Date of Award

January 2022

Document Type

Open Access Thesis

Degree Name

Master of Public Health (MPH)


School of Public Health

First Advisor

Kaveh Khoshnood


The UNESCO Universal Declaration on Bioethics and Human Rights (UDBHR) was a well-intentioned but controversial document. Some scholars appreciated UNESCO’s attempts at providing an internationally recognized set of ethical guidelines. Other critics maintained the UDBHR, in particular Article 12, was yet another representation of Western ideological hegemony and an ill-informed attempt at embracing universality at the expense of diversity. This paper acknowledged this debate but approaches the UDBHR in trans-cultural manner, framing the UDBHR not as an imposing guideline, but as a seed around which dialogue can coalesce. Such dialogue might engage similarities, differences, and nuances between different ethical perspectives, and consider why these phenomena exist in a way that avoids excessive generalizations or dichotomizations. Using the UDBHR as a topical anchor, this paper explores and juxtaposes ethical perspectives from the United States and South Korea through qualitative, semi-structured interviews with American and Korean students involved in the health sector. Interview questions prompted participants to reflect on their ethical values and application of those values in difficult dilemmas. Responses were organized based on the UDBHR principles and examined further. The UDBHR principles all emerged in both Korean and American participant responses, although some responses embodied unique nuances. Although Korean and American perspectives on topics such as benefit, harm, and transparency were relatively comparable, discussions around individual ethics and solidarity had slightly different flavors: Koreans commonly considered individual ethics in the context of COVID-19, while solidarity was the main focus in American discussions around COVID-19. This paper concludes with a reflection on these observed nuances, and potential implications for future global ethics education.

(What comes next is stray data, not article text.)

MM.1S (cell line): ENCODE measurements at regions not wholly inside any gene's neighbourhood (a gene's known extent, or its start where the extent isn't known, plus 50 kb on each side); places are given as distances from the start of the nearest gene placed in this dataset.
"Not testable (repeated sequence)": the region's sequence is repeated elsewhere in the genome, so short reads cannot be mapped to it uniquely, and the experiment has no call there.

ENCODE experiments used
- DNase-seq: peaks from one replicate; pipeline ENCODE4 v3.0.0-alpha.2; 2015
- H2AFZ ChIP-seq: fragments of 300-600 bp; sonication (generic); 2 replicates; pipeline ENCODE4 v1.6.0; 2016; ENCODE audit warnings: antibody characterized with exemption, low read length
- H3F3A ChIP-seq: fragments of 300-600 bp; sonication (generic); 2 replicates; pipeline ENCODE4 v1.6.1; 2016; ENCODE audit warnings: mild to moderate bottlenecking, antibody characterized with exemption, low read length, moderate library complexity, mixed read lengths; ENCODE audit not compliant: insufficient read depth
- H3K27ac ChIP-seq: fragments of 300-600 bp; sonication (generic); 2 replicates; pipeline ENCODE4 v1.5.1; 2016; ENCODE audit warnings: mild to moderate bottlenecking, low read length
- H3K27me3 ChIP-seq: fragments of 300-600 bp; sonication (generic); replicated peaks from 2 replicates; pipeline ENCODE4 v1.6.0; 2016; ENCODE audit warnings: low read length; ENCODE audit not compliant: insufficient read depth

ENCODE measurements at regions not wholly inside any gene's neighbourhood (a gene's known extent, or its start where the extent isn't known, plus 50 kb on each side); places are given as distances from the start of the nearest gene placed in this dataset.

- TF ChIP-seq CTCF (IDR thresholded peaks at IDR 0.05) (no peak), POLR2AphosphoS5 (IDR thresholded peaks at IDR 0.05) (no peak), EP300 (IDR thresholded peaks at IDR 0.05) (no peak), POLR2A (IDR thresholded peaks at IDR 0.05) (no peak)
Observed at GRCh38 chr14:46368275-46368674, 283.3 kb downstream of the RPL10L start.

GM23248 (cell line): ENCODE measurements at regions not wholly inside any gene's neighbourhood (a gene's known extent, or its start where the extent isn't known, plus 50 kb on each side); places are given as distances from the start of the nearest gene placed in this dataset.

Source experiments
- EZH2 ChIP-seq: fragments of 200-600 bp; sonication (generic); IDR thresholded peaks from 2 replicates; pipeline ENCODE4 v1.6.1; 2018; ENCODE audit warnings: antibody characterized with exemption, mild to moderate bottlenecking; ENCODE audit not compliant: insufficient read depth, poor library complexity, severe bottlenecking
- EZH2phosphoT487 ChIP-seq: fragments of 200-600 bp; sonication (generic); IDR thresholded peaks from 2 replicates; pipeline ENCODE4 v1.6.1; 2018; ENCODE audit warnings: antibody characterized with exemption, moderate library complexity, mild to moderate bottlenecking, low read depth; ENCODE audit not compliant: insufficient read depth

This is an Open Access Thesis.

Open Access

This Article is Open Access